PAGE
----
Samburu National Reserve lies in the Northern part of Kenya and is one of 56 protected areas. It is famous because of the richness of flora and fauna. Lying on the flood plains and land of the Waso Nyiro drainage system in the Great Rift Valley, it rises to an altitude of 2785 ft above sea level and covers an area of 390 km2.
Botanist have identified more than 2 dozen plants communities, but thorny scrubs cover much of the reserve, the most common being Acacia elator, Acacia tortolise, Salvadora pesica and the Down palms.
In the 1960s and 1970s more than 160 fossil remains of early man including Homo Habilis and Homo Erectus were discovered, putting man's origins back three million years. More than 4,000 fossil specimens of mammal and Stone Age artefacts have been discovered here.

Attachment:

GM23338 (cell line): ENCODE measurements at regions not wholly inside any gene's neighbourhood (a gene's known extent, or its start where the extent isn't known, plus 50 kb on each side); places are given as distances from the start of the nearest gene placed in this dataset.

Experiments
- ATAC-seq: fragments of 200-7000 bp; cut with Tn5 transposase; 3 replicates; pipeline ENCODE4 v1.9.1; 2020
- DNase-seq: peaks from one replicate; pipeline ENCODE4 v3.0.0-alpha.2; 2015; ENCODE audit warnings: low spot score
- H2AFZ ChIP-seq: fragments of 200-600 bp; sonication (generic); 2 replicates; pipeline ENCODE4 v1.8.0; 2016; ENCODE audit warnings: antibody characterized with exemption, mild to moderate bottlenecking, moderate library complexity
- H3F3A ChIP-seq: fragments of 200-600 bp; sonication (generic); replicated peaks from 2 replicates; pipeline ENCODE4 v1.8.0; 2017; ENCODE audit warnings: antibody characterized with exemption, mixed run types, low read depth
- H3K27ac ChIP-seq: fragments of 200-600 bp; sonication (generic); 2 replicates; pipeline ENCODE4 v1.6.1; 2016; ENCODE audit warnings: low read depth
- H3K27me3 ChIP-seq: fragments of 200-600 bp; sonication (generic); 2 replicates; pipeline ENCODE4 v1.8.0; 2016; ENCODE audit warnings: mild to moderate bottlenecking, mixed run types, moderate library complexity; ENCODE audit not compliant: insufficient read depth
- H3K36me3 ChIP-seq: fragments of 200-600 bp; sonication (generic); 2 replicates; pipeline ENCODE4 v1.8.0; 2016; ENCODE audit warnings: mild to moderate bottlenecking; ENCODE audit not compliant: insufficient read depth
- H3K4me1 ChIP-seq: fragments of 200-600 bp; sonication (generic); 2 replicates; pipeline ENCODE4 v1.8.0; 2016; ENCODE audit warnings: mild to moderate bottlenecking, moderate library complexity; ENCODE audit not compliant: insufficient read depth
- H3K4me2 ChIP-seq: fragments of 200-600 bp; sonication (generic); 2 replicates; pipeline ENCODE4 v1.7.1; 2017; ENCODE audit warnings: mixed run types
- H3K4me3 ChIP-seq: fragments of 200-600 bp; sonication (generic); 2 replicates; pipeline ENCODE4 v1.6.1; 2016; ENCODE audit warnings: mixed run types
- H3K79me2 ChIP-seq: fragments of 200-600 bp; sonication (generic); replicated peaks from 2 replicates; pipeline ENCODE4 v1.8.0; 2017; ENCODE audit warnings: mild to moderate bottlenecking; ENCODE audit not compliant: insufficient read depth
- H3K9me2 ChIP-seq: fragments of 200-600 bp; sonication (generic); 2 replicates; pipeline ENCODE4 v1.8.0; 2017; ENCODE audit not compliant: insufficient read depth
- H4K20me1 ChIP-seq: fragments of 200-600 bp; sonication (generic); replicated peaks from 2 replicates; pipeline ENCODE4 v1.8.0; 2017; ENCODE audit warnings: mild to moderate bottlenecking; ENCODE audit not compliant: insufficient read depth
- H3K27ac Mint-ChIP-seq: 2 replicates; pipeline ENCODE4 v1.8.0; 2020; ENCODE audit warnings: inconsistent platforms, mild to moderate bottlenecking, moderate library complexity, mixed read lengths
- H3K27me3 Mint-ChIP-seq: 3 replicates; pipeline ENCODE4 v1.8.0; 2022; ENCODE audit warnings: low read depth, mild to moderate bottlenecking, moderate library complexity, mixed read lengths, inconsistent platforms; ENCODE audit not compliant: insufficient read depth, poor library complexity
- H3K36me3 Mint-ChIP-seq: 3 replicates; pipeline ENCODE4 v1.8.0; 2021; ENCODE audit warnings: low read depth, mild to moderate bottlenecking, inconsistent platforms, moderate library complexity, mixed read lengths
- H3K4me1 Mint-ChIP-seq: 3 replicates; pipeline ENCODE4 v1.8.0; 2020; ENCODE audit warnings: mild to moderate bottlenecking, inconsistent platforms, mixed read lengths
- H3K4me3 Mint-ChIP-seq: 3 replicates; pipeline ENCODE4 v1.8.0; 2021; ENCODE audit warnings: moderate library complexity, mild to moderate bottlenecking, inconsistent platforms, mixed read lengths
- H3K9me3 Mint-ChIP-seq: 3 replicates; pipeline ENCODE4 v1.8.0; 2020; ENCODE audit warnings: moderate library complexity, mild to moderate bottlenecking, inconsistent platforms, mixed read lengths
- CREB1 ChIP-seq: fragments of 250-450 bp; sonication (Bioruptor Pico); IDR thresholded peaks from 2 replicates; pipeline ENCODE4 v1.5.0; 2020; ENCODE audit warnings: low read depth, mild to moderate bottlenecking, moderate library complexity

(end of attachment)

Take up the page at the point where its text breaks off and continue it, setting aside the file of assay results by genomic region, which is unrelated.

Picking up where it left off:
As well as the Big Five, there are over 50 species of wild animals in the reserve including unique species of Grevy's Zebra, Reticulated Giraffe, Besia Oryx, Grater and Lesser Kudu, Gerenuk, Somali ostrich, pancake tortoise and others. There are over 450 species of birds identified and aquatic species in the Waso Nyiro River.